May I sell my car, knowing there is a defect but that the buyer does not know that at the time of the sale?

Responsa of the Week: May I sell my used car to a non-Jew, knowing there is a defect but that the buyer does not know that at the time of the sale?

A weekly series by Dr. Meir Tamari about responsa regarding business ethics issues.

In order to demonstrate the work of the halakhic system and its moral considerations regarding a variety of issues in business and economics, I will present a number of responsa drawn from the literature. These represent questions addressed either by laymen or by rabbis or communities to rabbinical authorities and their answers. They cover a period of close to 2000 years and reflect Jewish life in all the countries of the Diaspora. Even though the answers may vary and conflict with each other so that one cannot draw behavioral conclusions from them, they demonstrate Jewish thinking and values in this field.

ANSWER: “If the seller assures the buyer that there are no defects and the buyer relies on his word, then assuredly it is forbidden. To cause a non-Jew [even an Akum, an idolator] to err is forbidden as geneivat da’at, [lit. to steal another’s mind] (Hullin, 94; Choshen Mishpat, section 228; and Rambam, Hilkot Mechirah, chapter 18, halakhot 1-3).”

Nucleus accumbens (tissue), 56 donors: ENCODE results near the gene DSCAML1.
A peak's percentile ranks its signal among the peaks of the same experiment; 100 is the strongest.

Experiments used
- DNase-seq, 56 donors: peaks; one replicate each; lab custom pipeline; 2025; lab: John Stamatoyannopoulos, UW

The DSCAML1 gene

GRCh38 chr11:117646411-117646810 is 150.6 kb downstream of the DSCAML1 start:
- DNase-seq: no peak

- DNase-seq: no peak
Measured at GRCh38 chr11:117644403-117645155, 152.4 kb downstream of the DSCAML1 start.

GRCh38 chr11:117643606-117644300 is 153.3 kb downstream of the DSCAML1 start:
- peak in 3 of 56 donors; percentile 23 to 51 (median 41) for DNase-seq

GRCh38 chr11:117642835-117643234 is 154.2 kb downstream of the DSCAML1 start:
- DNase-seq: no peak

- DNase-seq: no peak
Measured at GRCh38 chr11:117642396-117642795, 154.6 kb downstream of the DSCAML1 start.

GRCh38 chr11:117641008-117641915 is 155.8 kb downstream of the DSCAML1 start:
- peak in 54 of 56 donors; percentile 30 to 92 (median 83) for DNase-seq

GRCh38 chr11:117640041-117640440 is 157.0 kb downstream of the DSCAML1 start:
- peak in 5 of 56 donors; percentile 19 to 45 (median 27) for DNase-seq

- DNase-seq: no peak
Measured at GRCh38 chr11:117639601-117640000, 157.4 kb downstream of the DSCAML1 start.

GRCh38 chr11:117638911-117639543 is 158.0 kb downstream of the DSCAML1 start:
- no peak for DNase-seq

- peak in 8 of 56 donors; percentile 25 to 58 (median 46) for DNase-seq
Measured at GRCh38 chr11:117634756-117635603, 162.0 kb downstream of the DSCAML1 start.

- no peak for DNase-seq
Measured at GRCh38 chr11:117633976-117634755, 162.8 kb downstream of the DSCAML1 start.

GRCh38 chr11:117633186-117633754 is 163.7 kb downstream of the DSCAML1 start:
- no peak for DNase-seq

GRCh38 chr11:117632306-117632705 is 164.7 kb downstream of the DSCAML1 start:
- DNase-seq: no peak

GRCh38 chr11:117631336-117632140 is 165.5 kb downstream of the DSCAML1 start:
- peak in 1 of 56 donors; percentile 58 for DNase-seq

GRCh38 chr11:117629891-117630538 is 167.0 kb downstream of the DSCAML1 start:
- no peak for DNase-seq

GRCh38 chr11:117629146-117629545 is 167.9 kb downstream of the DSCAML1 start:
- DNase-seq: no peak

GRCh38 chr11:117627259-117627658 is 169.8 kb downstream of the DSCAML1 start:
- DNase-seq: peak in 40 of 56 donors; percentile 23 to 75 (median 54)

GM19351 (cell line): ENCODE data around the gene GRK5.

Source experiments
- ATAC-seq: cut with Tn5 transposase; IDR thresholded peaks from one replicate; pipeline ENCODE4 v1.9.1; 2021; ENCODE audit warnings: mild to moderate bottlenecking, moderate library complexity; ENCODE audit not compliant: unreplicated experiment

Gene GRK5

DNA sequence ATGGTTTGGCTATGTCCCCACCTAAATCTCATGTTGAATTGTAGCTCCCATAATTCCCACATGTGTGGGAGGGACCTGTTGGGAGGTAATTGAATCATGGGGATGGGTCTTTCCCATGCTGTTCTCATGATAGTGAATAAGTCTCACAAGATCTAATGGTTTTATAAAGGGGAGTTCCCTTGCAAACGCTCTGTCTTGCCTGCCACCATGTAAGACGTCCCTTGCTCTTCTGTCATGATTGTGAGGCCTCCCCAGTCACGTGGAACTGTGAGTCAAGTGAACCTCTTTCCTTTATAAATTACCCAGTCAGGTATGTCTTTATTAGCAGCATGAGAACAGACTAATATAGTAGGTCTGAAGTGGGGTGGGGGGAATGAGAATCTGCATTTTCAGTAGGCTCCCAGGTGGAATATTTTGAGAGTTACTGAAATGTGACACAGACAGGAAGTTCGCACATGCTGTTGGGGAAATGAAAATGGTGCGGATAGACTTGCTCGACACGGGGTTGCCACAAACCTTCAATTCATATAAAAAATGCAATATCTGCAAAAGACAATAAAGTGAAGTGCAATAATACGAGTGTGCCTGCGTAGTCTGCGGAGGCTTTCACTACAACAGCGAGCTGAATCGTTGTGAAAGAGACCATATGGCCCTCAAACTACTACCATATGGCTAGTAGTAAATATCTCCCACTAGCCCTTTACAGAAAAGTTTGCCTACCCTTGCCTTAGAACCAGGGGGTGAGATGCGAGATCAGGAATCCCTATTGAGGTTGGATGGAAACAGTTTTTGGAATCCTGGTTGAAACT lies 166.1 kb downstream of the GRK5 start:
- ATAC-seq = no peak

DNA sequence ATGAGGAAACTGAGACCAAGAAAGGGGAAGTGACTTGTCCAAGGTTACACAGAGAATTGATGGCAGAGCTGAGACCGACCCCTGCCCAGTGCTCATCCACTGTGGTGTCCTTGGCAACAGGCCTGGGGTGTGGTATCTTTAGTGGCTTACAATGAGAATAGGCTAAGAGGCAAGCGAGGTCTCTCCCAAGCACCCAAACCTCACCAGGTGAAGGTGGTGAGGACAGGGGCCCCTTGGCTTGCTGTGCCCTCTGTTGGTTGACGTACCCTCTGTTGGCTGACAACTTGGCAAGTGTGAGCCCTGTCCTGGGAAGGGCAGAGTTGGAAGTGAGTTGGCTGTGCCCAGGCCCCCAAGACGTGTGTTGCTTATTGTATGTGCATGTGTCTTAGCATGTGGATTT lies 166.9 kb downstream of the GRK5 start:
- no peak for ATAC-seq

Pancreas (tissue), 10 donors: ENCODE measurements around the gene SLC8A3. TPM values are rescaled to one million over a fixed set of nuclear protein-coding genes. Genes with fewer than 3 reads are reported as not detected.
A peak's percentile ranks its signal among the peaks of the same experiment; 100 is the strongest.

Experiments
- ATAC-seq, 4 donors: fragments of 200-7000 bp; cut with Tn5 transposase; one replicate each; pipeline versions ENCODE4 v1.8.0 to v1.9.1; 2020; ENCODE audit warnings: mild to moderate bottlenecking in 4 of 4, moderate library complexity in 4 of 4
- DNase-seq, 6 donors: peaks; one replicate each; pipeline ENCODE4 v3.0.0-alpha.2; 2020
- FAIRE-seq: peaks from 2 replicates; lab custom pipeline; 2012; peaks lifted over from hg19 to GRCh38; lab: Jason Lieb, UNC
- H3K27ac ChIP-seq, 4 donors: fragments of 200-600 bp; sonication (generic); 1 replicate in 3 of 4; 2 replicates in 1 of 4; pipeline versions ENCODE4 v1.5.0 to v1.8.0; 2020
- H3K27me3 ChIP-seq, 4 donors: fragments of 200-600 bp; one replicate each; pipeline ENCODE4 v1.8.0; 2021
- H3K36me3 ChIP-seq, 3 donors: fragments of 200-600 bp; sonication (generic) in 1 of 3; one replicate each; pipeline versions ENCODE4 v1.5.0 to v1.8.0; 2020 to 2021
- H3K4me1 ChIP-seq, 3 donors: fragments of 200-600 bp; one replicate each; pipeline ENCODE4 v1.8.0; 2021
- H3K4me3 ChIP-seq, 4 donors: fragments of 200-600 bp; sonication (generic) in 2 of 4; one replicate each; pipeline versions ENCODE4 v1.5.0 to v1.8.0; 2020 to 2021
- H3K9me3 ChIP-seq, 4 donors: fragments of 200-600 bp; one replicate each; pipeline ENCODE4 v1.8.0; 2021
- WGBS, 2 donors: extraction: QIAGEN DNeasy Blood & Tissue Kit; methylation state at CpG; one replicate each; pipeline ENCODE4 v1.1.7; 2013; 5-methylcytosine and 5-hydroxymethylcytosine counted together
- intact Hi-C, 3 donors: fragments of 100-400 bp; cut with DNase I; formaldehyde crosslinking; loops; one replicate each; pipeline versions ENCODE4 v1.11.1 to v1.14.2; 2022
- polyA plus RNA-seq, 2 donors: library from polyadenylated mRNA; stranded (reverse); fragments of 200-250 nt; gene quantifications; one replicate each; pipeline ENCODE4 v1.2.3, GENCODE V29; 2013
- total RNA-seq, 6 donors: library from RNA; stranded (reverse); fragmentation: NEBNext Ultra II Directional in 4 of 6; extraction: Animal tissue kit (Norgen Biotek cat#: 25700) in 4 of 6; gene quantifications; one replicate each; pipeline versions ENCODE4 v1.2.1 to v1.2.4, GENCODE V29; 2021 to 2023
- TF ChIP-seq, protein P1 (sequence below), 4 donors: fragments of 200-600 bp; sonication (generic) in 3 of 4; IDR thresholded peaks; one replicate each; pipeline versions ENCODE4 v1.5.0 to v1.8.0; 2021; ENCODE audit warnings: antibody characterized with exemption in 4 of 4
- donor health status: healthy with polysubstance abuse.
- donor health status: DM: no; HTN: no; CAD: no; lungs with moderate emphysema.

If the sale is made ‘as is,’ without any undertaking or promises or guarantees as to the absence of defects [‘let the buyer beware’], then if there is no chance that there will be a hillul Hashem, desecration of G-d’s Name, as could happen if the buyer later found out that the seller knew of the defect at the time of the sale, we have to consider the opinion of the Rama that it would be permissible (gloss on the Shulchan Arukh,Choshen Mishpat, section 248, sub- section 2). “Great care should be taken to avoid any desecration of His Name.” (Meishiv Kehalakhah, section 14).